A Symphony of Freedom

February 9, 2016 in Library Corner

By Robin Jacobson. 

One of humanity’s ancient songs of freedom rings out each year on Shabbat Shirah (Sabbath of Song), this year on January 23. At Beth El, and around the world, the Torah reader will chant Shirat HaYam (Song of the Sea) – the exultant song of praise the Israelites offered to God after their miraculous escape from Pharaoh’s army.

Down the march of time, other “freedom songs” have made their mark (e.g., La Marseillaise, We Shall Overcome). Yet, for a dramatic back-story, few musical tributes to freedom can compare to the Leningrad Symphony, composed during a horrific World War II siege. Read about it in Leningrad: Siege and Symphony by Brian Moynahan (2013) and Symphony for the City of the Dead by M.T. Anderson (for young adults, 2015). Here are some highlights.

Siege of Leningrad

For nearly 900 days – from September 1941 through January 1944 – the Nazis blockaded and bombarded Leningrad (now St. Petersburg). Hitler’s brutal aim was to starve the entire population to death. The German army destroyed Leningrad’s food warehouses and then positioned land mines and artillery units around the city’s perimeters to kill any escapees.

During long harsh winters, electric power failed, water pipes froze, and food stocks dwindled. Desperate Leningrad residents roasted cats, dogs, and rats. They stripped wallpaper to eat the dried paste. In the streets lay dismembered corpses, missing body parts that had been hacked off for food. Some even resorted to murder to procure fresh human meat.

A Shostakovich Symphony

Dmitri Shostakovich (1906-1975), a native of Leningrad, was one of the Soviet Union’s foremost composers. Nonetheless, Shostakovich often lived in dread of arrest. After Stalin walked out of Shostakovich’s Lady Macbeth opera in 1936, Soviet newspapers denounced Shostakovich for betraying the artistic conventions of Socialist realism. The Soviet state executed many Soviet artists and intellectuals, and Shostakovich feared he would meet the same fate.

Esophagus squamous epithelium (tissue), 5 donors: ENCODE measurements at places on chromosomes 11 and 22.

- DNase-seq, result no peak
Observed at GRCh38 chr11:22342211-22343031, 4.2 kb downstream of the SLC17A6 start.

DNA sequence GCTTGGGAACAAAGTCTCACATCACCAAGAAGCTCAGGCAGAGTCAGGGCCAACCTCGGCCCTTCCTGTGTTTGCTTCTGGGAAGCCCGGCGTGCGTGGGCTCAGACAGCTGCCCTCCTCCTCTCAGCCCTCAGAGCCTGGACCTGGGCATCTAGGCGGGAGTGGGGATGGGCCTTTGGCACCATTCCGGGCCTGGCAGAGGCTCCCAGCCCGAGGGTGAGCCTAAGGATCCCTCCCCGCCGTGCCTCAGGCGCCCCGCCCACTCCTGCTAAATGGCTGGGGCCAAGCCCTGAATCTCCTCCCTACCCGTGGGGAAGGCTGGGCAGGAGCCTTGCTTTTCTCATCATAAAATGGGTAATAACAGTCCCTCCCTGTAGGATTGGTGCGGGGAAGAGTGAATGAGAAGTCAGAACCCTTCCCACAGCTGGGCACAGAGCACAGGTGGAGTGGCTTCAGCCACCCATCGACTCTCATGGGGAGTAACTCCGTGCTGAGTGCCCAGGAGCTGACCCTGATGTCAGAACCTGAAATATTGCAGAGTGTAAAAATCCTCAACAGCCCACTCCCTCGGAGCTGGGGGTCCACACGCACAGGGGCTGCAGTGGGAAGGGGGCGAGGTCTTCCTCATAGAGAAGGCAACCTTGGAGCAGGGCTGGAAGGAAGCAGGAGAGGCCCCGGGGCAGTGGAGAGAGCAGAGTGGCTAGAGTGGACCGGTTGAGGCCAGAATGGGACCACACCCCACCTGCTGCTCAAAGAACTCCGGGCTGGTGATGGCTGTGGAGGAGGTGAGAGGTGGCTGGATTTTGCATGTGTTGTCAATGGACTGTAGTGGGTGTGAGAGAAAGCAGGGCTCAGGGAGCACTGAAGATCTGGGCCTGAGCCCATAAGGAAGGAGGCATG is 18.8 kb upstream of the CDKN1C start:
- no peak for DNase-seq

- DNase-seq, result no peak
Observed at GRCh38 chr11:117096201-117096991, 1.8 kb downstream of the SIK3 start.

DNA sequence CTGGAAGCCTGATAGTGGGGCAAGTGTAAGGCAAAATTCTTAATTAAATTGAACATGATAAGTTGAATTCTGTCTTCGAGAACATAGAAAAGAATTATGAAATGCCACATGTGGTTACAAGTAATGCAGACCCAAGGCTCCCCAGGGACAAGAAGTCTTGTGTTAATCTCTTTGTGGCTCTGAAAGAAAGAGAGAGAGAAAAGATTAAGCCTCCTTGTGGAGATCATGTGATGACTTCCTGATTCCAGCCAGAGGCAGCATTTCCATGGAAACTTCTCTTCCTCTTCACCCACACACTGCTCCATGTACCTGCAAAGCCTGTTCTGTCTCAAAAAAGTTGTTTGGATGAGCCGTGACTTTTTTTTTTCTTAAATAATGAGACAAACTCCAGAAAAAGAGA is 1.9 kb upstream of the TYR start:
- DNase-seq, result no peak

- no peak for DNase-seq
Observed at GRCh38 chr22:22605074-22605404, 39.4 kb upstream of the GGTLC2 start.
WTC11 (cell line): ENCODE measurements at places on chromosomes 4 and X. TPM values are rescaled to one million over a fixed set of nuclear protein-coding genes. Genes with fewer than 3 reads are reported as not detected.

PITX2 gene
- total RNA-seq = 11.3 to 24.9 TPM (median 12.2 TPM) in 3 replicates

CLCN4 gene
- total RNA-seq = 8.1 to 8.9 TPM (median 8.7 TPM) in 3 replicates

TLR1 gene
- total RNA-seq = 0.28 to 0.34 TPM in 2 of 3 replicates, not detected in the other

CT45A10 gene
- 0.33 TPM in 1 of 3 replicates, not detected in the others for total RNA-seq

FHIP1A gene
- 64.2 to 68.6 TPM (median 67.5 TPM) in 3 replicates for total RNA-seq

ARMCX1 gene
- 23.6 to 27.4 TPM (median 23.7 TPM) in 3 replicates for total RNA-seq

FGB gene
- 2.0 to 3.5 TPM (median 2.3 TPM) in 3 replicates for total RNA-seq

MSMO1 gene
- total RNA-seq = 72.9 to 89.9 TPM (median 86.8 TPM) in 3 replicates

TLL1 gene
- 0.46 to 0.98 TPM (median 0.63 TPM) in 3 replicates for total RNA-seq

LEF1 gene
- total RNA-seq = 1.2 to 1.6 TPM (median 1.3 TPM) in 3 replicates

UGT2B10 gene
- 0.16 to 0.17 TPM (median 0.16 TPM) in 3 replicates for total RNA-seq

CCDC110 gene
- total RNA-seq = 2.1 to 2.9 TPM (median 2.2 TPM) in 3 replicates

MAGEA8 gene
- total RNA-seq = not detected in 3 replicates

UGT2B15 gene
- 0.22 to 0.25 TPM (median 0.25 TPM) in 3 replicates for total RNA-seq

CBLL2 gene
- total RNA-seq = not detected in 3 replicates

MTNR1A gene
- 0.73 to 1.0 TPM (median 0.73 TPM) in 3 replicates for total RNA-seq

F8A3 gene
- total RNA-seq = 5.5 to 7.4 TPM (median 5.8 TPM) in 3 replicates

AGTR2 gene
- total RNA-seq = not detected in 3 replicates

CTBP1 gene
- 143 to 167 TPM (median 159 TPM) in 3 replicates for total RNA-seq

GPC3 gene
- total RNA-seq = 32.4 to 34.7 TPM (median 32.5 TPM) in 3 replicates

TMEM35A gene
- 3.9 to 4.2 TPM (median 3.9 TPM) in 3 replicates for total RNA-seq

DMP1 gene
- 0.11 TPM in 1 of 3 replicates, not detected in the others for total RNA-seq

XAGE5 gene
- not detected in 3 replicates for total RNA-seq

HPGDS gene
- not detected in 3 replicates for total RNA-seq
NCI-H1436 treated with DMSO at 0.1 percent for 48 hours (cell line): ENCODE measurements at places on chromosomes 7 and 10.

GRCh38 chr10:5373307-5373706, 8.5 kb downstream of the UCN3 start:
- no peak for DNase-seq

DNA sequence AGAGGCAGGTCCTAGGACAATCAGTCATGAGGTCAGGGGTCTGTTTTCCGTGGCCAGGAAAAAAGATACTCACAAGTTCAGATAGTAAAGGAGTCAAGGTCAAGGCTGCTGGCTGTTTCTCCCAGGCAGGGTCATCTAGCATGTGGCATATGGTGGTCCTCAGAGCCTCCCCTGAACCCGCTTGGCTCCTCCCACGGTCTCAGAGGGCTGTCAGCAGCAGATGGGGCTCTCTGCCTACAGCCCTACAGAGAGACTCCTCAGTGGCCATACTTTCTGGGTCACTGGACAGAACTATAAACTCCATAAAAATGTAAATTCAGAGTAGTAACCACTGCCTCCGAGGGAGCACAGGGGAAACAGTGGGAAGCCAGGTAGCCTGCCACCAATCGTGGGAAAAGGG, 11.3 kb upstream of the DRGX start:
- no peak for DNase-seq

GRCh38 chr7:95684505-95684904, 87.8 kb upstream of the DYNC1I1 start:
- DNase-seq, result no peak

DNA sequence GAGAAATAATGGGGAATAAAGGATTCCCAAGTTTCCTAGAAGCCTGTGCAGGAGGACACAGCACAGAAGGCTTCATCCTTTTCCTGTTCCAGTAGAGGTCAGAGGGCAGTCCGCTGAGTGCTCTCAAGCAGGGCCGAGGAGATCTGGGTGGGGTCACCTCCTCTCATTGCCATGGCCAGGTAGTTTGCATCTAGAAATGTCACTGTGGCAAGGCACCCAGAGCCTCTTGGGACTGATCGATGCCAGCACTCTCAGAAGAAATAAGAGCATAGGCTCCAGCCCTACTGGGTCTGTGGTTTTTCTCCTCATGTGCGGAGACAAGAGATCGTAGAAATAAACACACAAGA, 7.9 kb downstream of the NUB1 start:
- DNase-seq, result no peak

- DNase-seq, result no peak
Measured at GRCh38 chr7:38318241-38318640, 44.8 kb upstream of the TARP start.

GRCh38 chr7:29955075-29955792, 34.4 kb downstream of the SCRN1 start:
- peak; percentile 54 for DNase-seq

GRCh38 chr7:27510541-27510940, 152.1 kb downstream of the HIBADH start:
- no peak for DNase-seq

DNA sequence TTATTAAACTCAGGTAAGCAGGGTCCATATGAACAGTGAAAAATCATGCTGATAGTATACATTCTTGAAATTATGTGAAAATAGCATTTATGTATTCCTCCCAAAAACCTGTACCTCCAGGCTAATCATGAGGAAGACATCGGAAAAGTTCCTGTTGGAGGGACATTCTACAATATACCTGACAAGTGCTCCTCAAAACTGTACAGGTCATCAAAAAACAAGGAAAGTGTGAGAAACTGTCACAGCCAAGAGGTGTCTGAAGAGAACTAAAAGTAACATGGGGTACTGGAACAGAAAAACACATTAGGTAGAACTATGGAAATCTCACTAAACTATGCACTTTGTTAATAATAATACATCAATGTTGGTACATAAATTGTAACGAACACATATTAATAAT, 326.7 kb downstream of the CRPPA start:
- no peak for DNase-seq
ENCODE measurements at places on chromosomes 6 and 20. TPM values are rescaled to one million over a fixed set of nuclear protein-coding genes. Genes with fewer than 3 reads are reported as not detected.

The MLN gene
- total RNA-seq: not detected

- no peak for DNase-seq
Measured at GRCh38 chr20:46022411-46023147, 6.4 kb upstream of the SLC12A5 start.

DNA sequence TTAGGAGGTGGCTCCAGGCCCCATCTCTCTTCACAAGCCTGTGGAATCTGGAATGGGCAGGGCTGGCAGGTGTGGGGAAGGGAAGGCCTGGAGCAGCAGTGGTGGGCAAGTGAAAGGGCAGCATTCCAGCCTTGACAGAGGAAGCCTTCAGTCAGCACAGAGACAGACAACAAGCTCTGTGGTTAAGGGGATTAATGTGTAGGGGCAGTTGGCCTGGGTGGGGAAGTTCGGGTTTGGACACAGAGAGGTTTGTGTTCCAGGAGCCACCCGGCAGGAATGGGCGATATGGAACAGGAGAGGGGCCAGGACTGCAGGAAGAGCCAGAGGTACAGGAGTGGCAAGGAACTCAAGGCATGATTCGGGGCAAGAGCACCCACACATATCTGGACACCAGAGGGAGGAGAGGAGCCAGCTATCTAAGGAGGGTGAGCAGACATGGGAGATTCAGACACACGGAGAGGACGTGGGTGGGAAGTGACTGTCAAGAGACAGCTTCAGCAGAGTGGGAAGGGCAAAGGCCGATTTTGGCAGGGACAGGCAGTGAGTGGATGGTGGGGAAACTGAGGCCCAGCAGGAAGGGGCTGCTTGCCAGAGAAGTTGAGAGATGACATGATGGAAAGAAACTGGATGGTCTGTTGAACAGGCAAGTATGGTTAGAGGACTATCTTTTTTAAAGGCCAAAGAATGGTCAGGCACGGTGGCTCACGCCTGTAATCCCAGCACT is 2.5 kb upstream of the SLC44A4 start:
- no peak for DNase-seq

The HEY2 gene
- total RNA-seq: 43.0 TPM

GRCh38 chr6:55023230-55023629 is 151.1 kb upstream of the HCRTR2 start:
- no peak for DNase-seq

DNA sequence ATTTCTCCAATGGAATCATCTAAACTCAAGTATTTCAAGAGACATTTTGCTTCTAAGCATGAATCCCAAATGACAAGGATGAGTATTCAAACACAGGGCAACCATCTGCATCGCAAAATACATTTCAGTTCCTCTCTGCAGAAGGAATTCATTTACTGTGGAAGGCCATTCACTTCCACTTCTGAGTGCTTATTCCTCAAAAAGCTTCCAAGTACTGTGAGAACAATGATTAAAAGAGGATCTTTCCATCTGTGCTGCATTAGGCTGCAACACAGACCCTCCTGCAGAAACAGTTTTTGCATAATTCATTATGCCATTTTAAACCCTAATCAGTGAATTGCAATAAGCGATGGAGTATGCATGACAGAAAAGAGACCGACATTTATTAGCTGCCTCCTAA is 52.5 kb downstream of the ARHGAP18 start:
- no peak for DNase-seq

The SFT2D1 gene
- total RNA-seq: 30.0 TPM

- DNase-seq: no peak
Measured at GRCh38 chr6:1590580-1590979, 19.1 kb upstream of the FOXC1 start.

As the siege began, Shostakovich began feverishly composing his Symphony No. 7 (Leningrad), which musically depicted the German invasion and Leningrad’s defiance. Despite interruptions from air-raid alarms, Shostakovich rapidly completed the first two movements. Soviet authorities, realizing the symphony’s value for propaganda and morale boosting, evacuated him to Kuibyshev (now Samara), a safer location. There, Shostakovich finished his monumental work.

The symphony was a sensation when it premiered in Kuibyshev and then in Moscow in March 1942. Western allies clamored to perform the symphony too, so microfilmed copies of the score were perilously transported across war-torn nations for triumphant concerts in London and across the United States.

Performance in Leningrad

Of all the symphony’s performances, the most extraordinary was in Leningrad on August 9, 1942 – the very date that the Nazis had boasted they would celebrate the city’s defeat.

Initially, it seemed impossible that the weak and hungry orchestra members remaining in Leningrad would have the strength or breath needed to play an entire symphony. Yet Karl Eliasberg, their determined conductor, mustered extra rations and recruited additional musicians from the army’s regimental bands. With a mixture of bullying and patriotic pep talks, he led his exhausted troupe through rehearsals.

On the evening of the concert, the Red Army protected concertgoers from German shells by firing continuously at German gun positions. The city center remained safe, and the emaciated audience gave the symphony a rapturous reception. Loudspeakers broadcast the concert throughout the city and across no-man’s-land at enemy lines. Years later, a German soldier told Eliasberg that when he heard that defiant broadcast he realized that the Germans “would never take Leningrad.”